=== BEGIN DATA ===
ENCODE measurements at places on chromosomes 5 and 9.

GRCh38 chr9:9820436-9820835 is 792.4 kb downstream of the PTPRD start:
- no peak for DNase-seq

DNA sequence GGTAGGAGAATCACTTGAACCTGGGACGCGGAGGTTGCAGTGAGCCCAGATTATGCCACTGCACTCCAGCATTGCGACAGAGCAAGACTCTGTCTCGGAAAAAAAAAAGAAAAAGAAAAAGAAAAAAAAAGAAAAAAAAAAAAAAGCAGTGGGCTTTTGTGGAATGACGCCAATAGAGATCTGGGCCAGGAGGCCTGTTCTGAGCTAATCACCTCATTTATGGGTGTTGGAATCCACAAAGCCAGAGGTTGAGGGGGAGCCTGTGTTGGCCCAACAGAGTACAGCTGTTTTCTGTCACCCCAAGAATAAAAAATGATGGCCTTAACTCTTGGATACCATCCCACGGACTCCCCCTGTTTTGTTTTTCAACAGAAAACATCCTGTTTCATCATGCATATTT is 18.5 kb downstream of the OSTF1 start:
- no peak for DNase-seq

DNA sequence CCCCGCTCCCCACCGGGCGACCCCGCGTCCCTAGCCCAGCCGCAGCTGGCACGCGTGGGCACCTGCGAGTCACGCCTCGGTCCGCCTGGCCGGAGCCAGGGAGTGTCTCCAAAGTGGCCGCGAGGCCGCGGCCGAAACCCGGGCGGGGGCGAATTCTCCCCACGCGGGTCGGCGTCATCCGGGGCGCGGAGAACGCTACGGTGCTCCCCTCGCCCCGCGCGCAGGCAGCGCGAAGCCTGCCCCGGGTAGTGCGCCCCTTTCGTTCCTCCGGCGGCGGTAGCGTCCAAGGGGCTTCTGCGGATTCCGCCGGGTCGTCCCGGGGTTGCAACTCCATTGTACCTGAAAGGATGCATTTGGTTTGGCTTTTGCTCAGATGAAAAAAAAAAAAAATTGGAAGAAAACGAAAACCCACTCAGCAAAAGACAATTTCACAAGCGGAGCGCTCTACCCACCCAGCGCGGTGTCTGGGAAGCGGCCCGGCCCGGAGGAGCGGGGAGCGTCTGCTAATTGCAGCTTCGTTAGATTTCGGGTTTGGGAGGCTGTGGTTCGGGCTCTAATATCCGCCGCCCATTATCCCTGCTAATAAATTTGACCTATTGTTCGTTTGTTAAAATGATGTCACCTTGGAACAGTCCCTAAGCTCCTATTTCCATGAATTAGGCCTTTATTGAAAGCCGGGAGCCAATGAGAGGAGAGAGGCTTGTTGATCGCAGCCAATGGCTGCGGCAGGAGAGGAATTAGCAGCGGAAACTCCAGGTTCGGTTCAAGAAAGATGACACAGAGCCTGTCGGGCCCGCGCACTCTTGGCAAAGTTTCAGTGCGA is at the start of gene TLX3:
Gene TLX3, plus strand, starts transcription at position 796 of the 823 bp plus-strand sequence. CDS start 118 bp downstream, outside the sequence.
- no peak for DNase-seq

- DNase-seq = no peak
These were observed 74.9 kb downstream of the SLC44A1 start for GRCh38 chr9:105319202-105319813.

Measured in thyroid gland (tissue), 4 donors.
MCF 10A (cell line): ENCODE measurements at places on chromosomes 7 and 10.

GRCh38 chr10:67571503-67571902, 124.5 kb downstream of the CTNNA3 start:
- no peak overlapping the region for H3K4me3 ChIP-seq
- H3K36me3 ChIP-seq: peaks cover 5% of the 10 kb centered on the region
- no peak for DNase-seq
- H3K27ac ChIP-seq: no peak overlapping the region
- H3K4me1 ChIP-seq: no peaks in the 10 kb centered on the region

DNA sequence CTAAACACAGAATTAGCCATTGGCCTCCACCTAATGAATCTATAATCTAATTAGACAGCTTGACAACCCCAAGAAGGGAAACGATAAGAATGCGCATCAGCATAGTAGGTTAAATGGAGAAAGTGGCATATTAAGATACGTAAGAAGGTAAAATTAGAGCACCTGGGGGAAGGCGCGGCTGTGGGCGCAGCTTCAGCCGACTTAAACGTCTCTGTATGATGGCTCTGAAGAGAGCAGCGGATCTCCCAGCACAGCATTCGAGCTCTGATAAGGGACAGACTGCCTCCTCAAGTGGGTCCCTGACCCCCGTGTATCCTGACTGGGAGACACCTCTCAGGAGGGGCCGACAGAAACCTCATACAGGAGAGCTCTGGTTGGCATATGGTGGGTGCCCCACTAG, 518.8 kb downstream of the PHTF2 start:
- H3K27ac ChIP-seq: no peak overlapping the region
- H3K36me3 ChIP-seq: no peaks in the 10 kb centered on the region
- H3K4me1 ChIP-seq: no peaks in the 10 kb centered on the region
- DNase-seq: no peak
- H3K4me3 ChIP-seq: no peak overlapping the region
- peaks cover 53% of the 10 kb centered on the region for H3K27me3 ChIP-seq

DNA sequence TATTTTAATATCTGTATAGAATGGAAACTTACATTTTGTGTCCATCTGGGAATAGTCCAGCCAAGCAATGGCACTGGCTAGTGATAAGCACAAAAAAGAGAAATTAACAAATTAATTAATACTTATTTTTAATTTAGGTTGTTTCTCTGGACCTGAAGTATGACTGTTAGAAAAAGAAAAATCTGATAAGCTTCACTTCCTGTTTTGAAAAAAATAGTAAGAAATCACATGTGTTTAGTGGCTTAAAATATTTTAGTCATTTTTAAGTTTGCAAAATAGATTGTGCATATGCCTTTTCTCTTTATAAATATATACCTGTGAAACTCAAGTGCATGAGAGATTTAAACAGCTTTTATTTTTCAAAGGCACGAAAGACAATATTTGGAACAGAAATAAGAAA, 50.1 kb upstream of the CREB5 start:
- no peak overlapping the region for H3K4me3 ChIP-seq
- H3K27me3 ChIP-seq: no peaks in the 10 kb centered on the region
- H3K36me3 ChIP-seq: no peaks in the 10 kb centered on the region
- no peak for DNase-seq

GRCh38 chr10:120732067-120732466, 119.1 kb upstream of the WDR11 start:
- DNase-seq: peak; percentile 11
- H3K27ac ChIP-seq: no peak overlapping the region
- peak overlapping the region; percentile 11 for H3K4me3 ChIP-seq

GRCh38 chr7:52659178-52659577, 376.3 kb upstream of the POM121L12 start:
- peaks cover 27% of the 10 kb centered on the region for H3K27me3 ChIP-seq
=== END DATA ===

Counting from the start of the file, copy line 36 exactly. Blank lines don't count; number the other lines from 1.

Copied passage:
- peaks cover 27% of the 10 kb centered on the region for H3K27me3 ChIP-seq